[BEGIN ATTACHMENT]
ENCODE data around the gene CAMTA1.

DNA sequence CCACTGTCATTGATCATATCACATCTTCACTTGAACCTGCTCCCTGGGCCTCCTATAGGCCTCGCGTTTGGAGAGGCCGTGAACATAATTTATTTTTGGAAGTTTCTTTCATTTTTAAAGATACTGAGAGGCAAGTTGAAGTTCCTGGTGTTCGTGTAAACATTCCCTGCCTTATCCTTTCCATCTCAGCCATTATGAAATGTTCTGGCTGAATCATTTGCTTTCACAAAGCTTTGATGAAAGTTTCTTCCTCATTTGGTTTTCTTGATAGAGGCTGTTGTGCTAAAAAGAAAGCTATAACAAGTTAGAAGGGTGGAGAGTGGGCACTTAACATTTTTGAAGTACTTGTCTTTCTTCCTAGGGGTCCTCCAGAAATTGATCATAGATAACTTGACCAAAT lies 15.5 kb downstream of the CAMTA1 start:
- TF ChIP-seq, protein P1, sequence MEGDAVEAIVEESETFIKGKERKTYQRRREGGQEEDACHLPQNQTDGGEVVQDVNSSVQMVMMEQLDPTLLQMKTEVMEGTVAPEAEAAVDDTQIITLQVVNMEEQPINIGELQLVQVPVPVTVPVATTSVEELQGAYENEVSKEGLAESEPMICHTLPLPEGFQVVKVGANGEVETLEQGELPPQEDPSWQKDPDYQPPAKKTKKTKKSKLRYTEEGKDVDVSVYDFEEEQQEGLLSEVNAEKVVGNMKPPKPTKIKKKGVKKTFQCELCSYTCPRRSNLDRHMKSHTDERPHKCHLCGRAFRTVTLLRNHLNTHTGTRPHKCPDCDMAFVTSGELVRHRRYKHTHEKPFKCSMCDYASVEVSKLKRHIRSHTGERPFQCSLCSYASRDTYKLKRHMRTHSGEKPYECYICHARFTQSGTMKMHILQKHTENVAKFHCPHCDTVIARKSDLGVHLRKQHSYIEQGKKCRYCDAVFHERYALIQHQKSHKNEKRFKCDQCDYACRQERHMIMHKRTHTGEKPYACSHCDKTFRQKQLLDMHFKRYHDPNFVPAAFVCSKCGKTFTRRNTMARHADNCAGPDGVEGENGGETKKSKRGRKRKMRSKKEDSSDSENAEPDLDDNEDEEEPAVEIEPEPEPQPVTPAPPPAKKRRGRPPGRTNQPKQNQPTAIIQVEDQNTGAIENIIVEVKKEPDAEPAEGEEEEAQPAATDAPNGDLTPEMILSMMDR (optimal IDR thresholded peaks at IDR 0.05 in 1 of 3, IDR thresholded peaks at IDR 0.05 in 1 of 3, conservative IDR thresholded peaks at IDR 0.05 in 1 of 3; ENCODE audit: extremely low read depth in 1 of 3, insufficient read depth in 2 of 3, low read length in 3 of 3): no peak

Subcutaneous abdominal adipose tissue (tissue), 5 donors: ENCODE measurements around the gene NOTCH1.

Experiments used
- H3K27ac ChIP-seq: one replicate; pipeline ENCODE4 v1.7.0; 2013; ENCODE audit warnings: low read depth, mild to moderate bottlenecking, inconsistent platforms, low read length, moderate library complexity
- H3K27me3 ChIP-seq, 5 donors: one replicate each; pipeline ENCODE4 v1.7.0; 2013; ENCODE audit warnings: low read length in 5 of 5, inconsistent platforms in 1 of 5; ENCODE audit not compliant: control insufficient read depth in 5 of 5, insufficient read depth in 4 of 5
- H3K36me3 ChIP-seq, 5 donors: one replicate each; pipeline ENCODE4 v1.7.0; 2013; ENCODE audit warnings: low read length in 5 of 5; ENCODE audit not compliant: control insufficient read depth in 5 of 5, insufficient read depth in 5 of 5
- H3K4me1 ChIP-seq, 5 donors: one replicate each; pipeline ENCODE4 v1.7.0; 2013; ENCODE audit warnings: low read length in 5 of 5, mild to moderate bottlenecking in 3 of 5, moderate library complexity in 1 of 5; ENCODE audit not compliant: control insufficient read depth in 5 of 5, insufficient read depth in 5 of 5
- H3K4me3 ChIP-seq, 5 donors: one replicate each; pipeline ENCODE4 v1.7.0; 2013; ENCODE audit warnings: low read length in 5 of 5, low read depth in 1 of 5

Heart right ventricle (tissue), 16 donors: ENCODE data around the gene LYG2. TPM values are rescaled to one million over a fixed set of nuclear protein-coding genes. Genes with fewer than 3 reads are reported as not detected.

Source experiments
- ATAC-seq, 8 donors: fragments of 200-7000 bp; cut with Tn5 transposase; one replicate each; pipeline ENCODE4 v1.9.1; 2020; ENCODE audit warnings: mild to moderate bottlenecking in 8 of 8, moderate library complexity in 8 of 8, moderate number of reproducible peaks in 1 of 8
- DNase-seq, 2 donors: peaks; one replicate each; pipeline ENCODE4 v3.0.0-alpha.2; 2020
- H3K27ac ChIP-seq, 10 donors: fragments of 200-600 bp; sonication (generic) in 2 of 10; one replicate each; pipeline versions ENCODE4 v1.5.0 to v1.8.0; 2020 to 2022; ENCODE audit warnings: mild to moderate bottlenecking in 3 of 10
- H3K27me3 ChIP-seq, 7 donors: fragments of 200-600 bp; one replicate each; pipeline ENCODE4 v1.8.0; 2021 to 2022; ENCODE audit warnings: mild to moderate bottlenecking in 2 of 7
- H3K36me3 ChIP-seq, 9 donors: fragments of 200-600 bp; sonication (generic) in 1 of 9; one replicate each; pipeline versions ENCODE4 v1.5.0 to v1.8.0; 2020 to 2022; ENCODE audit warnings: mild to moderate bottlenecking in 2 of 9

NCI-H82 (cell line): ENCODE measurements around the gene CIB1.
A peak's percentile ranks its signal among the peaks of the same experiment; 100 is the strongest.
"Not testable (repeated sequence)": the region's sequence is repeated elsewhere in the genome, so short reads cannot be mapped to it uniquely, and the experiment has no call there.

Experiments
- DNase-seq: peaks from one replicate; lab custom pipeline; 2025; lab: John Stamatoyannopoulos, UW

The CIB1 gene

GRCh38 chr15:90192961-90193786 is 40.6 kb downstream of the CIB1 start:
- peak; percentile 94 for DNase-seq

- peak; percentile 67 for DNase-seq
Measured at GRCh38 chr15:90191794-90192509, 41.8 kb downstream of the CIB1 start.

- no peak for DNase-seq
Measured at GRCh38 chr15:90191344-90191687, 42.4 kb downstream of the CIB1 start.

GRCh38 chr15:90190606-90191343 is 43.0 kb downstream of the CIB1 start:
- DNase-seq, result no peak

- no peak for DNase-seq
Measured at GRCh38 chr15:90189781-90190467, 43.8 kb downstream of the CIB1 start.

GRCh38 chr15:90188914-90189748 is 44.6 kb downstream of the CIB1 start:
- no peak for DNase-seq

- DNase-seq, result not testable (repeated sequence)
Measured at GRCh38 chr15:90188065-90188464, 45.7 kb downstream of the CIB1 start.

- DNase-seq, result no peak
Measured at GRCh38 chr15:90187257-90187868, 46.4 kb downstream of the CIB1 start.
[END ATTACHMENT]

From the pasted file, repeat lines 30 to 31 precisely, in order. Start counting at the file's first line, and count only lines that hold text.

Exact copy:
GRCh38 chr15:90190606-90191343 is 43.0 kb downstream of the CIB1 start:
- DNase-seq, result no peak